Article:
Love you, Armorel… always have, always will.

Life is good (and sometimes just hard)

Soul Train

I am writing, writing on a train.  The train is taking me on a journey from New Haven, Connecticut to Williamsburg, Virginia. But actually, it is taking me farther than that.  It’s taking me and my daughter to a new time in our lives.  You might be able to tell that I’ve been on the train for a while now, with abundant time to think and reflect.

Most of the time I drive or fly. I rarely take trains or so I thought until today.  Today, as my train began stopping at train stations along the way, I was surprised to remember that I have more than a passing acquaintance with several Northeast Corridor train stations.  In fact some I know quite personally, and unexpectedly, they have played a supporting role in various transitions in my life.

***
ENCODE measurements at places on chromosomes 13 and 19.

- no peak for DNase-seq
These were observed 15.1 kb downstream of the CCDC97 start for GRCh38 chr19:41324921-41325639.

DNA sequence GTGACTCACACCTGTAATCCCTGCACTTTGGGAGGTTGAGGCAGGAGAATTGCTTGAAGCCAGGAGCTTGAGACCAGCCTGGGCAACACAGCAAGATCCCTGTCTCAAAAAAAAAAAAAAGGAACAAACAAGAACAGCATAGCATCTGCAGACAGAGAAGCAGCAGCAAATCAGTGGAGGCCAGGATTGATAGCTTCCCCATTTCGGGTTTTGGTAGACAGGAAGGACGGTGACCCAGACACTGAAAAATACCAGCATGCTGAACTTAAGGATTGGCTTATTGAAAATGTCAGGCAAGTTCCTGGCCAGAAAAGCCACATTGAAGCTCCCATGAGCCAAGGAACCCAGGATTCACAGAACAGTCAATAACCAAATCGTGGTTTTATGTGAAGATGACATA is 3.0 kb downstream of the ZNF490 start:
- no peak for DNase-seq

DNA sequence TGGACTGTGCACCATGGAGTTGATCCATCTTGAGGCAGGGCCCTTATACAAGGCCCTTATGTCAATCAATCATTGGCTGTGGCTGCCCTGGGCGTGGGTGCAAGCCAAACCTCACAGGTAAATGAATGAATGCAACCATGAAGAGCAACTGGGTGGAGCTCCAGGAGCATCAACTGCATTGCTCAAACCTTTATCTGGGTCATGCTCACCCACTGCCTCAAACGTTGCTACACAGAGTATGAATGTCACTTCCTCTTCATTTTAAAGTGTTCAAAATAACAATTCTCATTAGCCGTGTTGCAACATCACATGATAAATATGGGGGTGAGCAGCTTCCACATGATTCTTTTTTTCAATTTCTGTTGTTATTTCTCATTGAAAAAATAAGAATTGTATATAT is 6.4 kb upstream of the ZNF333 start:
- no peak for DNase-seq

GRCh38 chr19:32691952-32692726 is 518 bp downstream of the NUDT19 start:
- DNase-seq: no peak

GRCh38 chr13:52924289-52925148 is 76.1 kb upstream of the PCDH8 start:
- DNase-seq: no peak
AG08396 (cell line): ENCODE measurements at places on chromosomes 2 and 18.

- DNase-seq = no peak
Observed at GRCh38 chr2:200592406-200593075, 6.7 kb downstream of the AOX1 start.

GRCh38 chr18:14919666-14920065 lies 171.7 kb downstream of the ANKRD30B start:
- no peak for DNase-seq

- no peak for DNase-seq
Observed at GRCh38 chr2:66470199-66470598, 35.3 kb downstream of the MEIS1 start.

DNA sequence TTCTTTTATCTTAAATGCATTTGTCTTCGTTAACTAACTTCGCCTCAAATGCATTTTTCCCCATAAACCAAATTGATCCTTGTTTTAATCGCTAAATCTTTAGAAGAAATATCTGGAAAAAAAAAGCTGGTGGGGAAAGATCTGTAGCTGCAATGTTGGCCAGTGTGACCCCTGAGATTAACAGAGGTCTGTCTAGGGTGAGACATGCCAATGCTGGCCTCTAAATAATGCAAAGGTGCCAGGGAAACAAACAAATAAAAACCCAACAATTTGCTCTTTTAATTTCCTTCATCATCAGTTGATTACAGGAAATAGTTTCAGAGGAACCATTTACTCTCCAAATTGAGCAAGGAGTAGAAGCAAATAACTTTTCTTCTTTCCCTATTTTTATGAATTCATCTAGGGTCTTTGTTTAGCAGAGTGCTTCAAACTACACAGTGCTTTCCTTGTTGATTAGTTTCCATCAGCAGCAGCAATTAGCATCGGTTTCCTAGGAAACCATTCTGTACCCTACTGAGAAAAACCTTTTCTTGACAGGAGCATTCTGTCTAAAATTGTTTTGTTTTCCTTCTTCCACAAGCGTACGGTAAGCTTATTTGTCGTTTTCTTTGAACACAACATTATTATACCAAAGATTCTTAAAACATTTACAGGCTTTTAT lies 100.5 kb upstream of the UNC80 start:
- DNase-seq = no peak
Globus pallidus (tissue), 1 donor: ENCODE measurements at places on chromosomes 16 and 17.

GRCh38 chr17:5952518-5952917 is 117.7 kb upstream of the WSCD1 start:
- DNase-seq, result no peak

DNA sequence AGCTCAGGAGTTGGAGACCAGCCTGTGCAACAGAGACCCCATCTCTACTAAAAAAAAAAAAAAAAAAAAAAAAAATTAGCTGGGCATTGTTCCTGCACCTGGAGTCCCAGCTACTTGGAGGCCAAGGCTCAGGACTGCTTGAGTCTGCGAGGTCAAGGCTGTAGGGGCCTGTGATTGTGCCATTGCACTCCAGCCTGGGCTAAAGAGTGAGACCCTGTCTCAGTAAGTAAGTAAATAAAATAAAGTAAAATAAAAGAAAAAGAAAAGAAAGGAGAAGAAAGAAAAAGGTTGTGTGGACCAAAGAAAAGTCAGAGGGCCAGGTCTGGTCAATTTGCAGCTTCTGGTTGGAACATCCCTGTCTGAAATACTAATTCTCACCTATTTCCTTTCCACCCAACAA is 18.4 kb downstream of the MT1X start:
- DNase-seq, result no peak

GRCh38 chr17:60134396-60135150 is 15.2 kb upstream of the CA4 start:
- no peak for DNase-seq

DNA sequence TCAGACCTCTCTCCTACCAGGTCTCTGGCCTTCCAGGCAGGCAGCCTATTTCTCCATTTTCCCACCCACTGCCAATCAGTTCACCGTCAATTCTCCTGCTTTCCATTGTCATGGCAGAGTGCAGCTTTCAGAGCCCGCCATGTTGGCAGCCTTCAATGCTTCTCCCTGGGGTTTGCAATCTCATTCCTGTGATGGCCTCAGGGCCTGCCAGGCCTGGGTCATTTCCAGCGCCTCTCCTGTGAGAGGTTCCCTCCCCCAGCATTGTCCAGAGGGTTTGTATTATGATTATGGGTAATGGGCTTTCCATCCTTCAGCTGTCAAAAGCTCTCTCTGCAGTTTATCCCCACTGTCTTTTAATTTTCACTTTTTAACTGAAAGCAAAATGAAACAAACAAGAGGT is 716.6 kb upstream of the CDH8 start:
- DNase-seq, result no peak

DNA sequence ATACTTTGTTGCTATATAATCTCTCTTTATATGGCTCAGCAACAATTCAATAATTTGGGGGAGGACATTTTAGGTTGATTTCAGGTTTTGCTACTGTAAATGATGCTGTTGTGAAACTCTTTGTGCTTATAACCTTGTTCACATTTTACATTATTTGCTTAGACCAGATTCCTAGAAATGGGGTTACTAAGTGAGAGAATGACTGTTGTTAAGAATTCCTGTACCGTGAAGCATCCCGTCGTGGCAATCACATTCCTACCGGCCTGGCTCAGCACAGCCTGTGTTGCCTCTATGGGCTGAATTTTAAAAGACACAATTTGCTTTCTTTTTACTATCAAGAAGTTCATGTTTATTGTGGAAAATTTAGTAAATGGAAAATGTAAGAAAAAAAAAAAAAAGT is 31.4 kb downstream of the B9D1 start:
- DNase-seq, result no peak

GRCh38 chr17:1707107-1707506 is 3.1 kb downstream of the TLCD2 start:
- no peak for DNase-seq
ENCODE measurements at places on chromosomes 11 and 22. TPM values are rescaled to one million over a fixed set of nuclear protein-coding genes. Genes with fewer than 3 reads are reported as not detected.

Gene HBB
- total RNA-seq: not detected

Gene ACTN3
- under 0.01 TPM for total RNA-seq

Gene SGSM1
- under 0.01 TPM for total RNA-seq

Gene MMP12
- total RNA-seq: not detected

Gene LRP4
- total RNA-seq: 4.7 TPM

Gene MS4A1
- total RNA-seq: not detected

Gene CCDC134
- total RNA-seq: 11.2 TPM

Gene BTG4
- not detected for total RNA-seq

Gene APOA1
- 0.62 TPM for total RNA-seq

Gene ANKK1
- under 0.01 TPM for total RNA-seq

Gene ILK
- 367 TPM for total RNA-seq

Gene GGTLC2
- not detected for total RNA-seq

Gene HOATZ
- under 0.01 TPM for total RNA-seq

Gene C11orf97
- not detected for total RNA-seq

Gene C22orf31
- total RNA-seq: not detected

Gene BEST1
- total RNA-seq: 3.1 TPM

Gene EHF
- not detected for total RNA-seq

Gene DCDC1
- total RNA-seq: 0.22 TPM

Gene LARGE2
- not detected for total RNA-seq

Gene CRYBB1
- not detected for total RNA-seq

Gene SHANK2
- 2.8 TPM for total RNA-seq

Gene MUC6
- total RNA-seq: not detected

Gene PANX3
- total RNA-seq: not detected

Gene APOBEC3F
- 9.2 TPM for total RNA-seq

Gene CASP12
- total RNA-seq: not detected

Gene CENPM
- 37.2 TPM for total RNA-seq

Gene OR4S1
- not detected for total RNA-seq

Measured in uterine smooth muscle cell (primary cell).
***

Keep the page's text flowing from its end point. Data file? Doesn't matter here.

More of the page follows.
Let’s start where my journey began today, Union Station, New Haven.  I’m familiar with Union Station not for my leaving or going but for my daughter, LB, leaving or going when she lived in New York City.  LB moved to New York City soon after graduating college. Like so many newly minted graduates it was her dream to live in a big city.  LB’s first big move after college marked her transition to independent adulthood and to my nest being officially empty.  My home was only full again when she chose to return for a visit.   I would look forward with great anticipation to the occasional Friday evening when I could pick her up from Union Station to bring her home for a cherished weekend visit. And I would always be distressed on the following Monday morning when very early I would have to rush her back to Union Station so that we could both make it to work on time.  Monday mornings always came too quickly when LB was visiting from the city.